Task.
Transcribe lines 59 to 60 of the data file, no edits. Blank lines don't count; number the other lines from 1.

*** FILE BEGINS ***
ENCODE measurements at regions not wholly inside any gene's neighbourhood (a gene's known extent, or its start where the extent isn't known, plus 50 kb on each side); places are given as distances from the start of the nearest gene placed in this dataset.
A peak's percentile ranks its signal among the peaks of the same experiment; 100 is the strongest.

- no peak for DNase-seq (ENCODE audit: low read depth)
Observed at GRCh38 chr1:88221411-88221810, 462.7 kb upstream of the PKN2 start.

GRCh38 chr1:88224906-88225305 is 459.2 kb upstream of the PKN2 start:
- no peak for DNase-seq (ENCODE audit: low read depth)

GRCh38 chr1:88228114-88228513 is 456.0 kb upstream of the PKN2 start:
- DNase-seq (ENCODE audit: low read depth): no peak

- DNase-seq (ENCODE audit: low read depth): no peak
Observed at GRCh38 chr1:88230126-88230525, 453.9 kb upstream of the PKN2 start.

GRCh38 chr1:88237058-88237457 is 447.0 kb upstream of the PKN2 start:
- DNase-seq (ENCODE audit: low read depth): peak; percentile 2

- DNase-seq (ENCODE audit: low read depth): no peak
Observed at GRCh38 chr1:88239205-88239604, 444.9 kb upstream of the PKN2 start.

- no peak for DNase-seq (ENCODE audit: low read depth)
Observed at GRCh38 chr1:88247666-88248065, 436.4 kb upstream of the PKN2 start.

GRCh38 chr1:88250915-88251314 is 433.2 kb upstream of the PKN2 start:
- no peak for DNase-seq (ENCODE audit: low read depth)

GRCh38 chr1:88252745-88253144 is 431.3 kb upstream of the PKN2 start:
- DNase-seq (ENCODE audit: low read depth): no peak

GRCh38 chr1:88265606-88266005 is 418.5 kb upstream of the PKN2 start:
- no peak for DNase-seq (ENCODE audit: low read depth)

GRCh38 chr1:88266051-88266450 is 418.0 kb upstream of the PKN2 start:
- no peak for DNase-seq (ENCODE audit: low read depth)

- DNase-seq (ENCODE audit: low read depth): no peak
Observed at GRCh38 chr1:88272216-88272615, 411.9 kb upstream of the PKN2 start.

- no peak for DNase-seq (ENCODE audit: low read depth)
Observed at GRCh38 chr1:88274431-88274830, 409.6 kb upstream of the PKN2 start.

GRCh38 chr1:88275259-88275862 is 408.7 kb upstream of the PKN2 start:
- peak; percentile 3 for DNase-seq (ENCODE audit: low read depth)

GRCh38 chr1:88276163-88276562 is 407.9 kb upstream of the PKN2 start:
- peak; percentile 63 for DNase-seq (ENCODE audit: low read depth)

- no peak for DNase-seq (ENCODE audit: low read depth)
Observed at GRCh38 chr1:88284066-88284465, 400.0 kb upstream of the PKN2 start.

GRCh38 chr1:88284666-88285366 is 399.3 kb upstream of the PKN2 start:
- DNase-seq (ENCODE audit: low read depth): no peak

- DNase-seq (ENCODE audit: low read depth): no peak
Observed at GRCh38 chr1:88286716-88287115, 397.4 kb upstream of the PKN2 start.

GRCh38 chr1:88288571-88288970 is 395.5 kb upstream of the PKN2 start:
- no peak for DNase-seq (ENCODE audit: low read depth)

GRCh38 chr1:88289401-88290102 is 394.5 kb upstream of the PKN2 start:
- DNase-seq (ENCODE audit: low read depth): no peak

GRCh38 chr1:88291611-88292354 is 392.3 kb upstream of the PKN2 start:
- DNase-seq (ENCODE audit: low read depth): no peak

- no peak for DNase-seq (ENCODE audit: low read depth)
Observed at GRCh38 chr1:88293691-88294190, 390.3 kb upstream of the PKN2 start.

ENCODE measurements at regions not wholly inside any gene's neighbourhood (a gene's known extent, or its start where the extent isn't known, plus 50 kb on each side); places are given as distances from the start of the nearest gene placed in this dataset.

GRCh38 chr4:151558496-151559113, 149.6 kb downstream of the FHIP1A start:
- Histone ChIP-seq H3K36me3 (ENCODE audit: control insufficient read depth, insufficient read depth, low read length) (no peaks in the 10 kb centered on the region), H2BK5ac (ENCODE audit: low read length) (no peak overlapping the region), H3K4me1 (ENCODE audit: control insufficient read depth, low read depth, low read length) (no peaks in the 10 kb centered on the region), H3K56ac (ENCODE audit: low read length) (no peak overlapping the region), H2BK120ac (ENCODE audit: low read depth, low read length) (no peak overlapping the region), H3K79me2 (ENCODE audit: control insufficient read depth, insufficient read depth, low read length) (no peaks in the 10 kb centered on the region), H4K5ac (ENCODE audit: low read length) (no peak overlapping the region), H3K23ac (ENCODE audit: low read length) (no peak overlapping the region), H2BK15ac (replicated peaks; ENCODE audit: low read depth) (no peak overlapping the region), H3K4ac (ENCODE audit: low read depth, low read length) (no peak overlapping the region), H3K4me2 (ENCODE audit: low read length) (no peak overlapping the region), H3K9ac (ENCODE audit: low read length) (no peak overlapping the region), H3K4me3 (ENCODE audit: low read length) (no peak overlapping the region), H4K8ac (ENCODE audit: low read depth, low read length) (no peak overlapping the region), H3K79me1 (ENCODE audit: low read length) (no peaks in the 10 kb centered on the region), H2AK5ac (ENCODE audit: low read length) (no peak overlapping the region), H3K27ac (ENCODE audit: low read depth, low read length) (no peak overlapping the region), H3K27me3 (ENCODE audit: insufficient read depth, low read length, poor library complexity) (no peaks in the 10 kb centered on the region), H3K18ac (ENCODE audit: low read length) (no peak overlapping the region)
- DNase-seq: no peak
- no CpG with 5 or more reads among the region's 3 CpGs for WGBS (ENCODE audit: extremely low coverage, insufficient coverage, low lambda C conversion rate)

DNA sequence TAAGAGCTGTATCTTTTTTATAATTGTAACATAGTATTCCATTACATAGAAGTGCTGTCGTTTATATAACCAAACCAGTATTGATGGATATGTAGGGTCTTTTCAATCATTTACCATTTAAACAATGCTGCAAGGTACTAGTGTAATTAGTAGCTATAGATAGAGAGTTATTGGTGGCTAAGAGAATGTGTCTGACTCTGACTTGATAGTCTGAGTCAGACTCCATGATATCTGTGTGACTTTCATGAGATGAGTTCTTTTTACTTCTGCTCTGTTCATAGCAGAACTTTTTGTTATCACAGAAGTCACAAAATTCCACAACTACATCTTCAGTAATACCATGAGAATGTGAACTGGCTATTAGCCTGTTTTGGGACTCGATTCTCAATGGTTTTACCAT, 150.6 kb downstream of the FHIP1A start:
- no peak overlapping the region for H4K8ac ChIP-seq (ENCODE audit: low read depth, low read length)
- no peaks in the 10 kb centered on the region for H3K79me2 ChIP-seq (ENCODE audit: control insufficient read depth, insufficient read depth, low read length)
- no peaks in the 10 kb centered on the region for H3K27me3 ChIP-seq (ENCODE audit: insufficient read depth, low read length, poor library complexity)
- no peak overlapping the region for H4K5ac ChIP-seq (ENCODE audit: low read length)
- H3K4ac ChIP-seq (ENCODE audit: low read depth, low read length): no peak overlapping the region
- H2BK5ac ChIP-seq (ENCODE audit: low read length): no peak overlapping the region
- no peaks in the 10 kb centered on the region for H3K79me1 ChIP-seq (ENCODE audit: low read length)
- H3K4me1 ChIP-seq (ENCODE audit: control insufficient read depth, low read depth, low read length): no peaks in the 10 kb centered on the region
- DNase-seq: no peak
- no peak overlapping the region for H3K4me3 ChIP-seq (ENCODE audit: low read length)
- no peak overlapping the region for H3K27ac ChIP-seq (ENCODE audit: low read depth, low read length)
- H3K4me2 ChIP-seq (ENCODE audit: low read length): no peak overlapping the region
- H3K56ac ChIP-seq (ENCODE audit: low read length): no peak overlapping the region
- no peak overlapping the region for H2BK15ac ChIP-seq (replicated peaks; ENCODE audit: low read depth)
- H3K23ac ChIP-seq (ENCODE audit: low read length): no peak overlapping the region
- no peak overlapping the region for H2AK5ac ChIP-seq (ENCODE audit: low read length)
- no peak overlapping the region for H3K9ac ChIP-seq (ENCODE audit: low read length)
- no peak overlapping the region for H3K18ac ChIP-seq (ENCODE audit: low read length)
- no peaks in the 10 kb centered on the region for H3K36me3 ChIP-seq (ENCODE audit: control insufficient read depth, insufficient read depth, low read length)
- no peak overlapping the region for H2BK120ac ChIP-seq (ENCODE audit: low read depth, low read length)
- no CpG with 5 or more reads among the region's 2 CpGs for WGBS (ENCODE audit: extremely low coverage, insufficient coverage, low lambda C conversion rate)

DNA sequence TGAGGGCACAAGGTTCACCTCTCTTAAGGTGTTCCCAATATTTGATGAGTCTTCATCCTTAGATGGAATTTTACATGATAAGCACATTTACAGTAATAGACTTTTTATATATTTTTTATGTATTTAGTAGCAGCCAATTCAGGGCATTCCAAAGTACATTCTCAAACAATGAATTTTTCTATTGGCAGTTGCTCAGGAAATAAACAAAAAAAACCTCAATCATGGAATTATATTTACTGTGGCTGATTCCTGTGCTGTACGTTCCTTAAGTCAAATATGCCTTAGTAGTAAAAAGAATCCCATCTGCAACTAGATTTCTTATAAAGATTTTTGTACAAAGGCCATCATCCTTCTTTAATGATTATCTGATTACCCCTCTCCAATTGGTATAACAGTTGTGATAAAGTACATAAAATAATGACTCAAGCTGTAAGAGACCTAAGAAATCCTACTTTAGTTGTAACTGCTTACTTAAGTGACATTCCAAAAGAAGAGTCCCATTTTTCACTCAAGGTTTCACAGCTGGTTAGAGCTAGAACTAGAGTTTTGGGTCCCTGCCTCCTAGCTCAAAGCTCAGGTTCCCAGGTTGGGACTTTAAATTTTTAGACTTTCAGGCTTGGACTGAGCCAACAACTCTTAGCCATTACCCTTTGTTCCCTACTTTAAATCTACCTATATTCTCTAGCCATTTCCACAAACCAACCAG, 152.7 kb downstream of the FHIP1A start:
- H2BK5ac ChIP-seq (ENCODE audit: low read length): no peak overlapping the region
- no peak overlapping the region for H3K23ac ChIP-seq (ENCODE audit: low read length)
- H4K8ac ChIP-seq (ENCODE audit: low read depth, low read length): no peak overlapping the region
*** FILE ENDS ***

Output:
- no peaks in the 10 kb centered on the region for H3K79me1 ChIP-seq (ENCODE audit: low read length)
- H3K4me1 ChIP-seq (ENCODE audit: control insufficient read depth, low read depth, low read length): no peaks in the 10 kb centered on the region